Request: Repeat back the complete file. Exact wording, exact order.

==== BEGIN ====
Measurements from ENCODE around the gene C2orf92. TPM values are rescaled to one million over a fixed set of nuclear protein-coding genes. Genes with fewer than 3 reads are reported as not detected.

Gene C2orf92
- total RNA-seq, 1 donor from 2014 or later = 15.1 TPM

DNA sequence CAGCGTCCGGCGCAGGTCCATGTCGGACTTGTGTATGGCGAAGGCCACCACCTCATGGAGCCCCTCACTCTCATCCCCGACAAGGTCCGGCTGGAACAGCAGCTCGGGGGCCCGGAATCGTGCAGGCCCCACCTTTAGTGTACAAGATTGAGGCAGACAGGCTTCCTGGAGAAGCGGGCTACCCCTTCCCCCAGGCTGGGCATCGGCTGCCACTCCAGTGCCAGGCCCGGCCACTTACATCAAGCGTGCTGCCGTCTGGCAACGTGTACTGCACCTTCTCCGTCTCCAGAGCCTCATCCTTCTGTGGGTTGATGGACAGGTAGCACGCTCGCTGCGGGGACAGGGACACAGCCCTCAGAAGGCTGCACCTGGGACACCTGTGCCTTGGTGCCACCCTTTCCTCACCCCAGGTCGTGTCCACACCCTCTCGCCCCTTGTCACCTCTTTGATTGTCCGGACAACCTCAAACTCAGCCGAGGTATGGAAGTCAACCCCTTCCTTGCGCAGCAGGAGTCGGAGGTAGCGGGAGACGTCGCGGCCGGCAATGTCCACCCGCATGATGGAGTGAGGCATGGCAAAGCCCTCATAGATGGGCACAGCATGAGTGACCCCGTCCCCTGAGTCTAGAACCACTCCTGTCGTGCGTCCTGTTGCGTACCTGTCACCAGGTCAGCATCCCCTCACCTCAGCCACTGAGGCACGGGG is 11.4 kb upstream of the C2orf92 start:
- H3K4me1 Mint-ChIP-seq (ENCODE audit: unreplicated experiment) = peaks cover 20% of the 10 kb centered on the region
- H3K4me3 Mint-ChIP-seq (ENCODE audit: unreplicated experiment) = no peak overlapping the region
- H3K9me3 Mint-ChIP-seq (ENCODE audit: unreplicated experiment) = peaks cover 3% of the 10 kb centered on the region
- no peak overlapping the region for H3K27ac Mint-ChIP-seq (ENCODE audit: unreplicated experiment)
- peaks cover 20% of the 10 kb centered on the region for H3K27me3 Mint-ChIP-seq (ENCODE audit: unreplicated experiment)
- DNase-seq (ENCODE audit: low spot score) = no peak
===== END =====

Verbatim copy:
Measurements from ENCODE around the gene C2orf92. TPM values are rescaled to one million over a fixed set of nuclear protein-coding genes. Genes with fewer than 3 reads are reported as not detected.

Gene C2orf92
- total RNA-seq, 1 donor from 2014 or later = 15.1 TPM

DNA sequence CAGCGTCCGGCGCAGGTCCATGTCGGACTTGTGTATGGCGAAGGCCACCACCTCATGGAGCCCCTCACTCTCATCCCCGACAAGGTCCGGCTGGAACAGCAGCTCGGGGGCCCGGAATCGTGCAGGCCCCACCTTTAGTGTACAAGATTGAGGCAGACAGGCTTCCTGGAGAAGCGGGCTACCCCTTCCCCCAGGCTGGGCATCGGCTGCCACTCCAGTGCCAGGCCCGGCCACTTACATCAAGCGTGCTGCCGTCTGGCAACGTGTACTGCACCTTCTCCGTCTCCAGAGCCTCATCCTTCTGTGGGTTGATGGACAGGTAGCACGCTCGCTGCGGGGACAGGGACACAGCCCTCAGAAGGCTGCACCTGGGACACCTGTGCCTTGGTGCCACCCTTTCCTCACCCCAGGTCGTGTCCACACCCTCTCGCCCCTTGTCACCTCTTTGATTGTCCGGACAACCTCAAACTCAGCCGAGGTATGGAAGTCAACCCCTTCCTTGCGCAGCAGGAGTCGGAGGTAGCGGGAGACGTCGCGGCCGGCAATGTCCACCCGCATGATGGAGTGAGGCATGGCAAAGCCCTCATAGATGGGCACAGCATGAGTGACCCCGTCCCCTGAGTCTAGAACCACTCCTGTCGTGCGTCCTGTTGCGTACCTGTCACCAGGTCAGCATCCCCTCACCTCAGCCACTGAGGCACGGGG is 11.4 kb upstream of the C2orf92 start:
- H3K4me1 Mint-ChIP-seq (ENCODE audit: unreplicated experiment) = peaks cover 20% of the 10 kb centered on the region
- H3K4me3 Mint-ChIP-seq (ENCODE audit: unreplicated experiment) = no peak overlapping the region
- H3K9me3 Mint-ChIP-seq (ENCODE audit: unreplicated experiment) = peaks cover 3% of the 10 kb centered on the region
- no peak overlapping the region for H3K27ac Mint-ChIP-seq (ENCODE audit: unreplicated experiment)
- peaks cover 20% of the 10 kb centered on the region for H3K27me3 Mint-ChIP-seq (ENCODE audit: unreplicated experiment)
- DNase-seq (ENCODE audit: low spot score) = no peak